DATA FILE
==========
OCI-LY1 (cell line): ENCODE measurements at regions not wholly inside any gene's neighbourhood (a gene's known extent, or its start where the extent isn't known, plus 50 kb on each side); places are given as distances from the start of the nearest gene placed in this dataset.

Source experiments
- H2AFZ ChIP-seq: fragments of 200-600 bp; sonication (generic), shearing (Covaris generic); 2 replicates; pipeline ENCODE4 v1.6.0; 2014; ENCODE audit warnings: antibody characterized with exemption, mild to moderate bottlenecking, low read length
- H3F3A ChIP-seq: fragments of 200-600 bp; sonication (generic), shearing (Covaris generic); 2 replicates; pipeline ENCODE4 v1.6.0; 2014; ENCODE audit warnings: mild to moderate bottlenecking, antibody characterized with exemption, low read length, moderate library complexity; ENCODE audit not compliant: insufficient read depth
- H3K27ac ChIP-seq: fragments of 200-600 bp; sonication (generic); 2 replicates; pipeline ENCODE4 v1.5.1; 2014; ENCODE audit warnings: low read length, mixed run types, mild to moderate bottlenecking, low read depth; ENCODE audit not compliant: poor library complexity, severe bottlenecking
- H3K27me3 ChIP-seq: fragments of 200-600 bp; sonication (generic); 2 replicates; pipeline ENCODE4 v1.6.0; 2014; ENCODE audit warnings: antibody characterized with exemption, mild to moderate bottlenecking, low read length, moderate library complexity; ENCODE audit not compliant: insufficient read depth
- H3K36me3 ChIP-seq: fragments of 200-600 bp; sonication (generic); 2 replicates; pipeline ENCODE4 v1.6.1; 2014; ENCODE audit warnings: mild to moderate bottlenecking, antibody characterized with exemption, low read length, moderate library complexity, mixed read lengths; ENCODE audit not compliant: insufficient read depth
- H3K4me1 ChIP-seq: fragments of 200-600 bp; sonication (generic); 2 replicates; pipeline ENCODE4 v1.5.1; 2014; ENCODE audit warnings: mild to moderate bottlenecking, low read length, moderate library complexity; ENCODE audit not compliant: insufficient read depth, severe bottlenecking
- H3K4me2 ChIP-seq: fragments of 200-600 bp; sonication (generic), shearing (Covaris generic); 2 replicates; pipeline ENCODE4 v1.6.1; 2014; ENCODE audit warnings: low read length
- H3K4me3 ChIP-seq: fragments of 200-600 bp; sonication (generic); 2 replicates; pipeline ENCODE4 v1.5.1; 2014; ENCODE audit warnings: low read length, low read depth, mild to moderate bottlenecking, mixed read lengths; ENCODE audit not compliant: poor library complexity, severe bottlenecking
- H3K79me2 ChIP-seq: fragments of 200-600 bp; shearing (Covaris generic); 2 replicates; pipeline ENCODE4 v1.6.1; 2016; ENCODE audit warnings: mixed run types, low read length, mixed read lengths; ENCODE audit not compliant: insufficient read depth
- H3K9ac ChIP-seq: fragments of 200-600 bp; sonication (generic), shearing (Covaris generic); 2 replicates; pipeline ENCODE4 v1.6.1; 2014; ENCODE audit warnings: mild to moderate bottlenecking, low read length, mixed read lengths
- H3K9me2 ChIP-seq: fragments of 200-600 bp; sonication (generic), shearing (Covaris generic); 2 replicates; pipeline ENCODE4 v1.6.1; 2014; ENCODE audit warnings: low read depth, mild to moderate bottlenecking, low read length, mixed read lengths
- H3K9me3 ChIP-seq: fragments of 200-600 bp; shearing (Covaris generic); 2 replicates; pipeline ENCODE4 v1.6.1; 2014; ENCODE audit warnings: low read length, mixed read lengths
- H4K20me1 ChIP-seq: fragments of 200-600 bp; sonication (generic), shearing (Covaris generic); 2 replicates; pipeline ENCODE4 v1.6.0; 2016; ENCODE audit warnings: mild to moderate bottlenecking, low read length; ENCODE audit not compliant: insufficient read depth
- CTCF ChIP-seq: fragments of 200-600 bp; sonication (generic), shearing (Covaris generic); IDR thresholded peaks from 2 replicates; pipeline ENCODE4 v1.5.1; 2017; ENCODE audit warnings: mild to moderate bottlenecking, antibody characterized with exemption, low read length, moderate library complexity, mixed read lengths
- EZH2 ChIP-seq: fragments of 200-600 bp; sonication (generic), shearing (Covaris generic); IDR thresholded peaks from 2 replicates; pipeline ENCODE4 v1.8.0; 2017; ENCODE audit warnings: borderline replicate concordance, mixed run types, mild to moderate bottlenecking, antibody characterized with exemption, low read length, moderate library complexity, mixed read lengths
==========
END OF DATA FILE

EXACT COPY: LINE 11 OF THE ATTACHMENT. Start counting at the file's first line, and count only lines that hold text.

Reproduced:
- H3K79me2 ChIP-seq: fragments of 200-600 bp; shearing (Covaris generic); 2 replicates; pipeline ENCODE4 v1.6.1; 2016; ENCODE audit warnings: mixed run types, low read length, mixed read lengths; ENCODE audit not compliant: insufficient read depth